My recent visit to London was far too short, but I was able lucky enough to catch a special screening at the British Library of the Pumzi movie, a breakthrough African sci-fi film — with strong echoes of Logan’s Run — that I particularly enjoyed. It was a rare to opportunity for dialogue with the director herself, Wanuri Kahiu as well as superwoman Dr. Maggie Aderin-Pocock, celebrated Nigerian-born astronomer. Also represented in the audience were the ubiquitous FOKN Bois, an avante-garde Ghanaian hip-hop duo, perhaps best described as ‘strict sub-Saharan psychomental.’ And of course, afropolitan guru and DJ, Kobby Graham, DUST Magazine editor and ‘funky professor’ at  Ashesi University, wasn’t too far from the scene. In case you missed it, here’s the trailer for the Pumzi movie:

Sc-Fi film about futuristic Africa, 35 years after World War III –The Water War. Nature is extinct. The outside is dead. Asha lives and works as a museum curator in one of the indoor communities set up by the Maitu Council. When she receives a box in the mail containing soil, she plants an old seed in it and the seed starts to germinate instantly. Asha appeals to the Council to grant her permission to investigate the possibility of life on the outside but the Council denies her exit visa. Asha breaks out of the inside community to go into the dead and derelict outside to plant the growing seedling and possibly find life on the outside.

Greetings Fellow Sojourners,

To say that I am currently going through a difficult time would be an understatement. I spent the first quarter of this year juggling the obscene demands of my university with my characteristically turbulent personal life, and just when I thought things couldn’t get much worse, I lost my father to a prolonged illness. I’m still in the process of adjusting to this new reality without my long-time mentor and commander-in-chief, but if anything, he taught me to be strong and defiant in the face of adversity, and I have also been fortunate to receive a great deal of support from many admirable people.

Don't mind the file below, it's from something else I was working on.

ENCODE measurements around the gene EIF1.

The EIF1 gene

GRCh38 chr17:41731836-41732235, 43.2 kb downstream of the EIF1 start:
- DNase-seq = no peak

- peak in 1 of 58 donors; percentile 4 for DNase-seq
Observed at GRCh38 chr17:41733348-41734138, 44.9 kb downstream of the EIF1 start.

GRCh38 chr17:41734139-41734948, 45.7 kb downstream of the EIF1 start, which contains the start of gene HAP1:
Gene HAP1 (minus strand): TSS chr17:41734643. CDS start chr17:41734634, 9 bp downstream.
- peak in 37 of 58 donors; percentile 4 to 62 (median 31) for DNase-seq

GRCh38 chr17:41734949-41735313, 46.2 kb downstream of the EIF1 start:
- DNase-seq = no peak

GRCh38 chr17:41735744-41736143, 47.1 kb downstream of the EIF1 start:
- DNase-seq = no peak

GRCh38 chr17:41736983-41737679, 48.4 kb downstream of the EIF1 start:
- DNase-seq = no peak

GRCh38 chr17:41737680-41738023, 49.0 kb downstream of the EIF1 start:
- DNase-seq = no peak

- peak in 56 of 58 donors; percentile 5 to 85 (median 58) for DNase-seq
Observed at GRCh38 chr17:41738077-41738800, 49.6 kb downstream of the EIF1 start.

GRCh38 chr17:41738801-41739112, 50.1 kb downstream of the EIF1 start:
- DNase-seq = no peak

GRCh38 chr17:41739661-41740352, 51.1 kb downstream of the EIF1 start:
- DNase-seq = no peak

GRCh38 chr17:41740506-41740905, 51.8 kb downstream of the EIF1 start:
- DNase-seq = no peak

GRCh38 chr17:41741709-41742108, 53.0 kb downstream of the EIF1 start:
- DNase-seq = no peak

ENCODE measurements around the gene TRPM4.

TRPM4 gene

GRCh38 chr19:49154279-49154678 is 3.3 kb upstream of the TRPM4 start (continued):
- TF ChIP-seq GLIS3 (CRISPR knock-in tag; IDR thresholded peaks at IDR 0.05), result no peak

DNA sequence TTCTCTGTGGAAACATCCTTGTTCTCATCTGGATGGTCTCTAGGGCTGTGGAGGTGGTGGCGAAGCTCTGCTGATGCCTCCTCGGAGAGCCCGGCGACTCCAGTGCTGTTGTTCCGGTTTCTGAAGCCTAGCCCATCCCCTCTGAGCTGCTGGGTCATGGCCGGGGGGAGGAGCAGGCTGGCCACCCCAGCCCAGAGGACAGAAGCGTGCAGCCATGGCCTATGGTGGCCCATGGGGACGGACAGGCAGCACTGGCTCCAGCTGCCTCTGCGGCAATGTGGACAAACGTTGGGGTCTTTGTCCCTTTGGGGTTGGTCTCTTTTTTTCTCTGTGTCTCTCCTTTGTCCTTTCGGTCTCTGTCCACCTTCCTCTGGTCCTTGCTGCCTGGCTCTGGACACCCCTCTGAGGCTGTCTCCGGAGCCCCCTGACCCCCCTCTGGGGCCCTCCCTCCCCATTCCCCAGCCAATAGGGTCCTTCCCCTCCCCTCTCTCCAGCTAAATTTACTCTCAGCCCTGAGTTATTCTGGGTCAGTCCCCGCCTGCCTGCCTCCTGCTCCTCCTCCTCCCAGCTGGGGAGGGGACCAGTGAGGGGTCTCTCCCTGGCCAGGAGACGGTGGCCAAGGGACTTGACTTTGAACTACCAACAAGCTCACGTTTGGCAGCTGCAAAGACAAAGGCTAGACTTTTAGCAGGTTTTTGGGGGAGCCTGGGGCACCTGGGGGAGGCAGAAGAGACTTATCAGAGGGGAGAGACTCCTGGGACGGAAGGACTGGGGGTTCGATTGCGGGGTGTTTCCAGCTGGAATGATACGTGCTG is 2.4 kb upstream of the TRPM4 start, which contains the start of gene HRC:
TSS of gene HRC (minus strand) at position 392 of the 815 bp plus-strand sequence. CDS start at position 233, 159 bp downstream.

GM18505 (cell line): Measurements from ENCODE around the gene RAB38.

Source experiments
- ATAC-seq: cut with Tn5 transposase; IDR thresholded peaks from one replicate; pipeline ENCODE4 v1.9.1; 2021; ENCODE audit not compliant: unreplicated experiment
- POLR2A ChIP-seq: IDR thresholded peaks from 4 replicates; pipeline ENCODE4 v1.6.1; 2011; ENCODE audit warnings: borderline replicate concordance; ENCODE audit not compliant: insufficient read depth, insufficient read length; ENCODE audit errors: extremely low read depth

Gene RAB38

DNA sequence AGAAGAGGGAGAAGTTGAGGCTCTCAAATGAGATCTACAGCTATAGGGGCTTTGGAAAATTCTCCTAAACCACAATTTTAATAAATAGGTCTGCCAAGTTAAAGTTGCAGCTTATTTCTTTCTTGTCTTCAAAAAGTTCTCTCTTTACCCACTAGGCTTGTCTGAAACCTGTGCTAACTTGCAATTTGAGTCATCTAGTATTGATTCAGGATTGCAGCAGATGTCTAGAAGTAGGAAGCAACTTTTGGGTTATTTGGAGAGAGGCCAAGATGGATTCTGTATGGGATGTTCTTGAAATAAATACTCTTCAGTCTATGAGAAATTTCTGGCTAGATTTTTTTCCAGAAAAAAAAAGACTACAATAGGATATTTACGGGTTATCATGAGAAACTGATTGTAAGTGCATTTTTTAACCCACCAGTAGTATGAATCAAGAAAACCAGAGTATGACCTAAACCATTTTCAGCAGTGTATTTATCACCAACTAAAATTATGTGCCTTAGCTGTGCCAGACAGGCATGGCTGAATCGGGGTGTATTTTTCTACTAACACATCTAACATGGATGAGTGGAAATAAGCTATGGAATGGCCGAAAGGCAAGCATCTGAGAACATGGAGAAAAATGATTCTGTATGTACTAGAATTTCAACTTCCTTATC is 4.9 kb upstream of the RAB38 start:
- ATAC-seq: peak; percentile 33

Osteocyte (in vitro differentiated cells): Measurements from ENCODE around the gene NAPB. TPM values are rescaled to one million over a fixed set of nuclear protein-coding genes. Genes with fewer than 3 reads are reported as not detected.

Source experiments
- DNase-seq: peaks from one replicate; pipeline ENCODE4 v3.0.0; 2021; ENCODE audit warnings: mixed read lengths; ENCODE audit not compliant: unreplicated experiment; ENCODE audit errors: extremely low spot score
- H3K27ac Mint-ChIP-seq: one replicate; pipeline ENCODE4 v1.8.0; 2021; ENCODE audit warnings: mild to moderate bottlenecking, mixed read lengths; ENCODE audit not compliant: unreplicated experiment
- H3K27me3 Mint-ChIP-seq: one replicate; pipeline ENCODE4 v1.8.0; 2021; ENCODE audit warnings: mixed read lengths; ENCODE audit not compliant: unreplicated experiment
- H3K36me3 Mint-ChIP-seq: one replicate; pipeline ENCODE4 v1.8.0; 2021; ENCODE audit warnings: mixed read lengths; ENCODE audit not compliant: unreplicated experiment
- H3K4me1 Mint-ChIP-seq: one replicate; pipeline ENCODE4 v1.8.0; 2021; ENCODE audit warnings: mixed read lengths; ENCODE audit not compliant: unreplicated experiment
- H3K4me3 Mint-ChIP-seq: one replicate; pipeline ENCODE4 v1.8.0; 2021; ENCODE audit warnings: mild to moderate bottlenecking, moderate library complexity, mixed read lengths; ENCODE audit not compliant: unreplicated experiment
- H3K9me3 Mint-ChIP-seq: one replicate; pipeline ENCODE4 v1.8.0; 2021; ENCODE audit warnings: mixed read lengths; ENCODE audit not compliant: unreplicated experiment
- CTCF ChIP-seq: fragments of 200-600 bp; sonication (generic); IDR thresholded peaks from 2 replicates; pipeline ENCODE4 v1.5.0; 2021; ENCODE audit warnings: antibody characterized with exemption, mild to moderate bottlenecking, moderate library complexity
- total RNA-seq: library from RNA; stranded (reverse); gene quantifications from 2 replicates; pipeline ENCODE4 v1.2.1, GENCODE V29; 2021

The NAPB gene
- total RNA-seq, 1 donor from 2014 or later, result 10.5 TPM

My father was a humble man with big dreams and grand ideals who succeeded in infecting me with that same bug. While I will always miss him, it’s obvious to me that I must do everything I can to make up for his absence, so that the course of history may ultimately be improved in spite of this tragedy. And while my life will never be the same, I still find solace in that the future remains as bright as ever, due in no small part to his contribution in my life. I now work with a heightened sense of duty and urgency; for all that I am, I owe to him, and everything that I do from this point onward must exceed even his grandest aspirations. In this regard, I ask you all to fasten your seat belts and hang on for the ride of the century.

Yours Truly,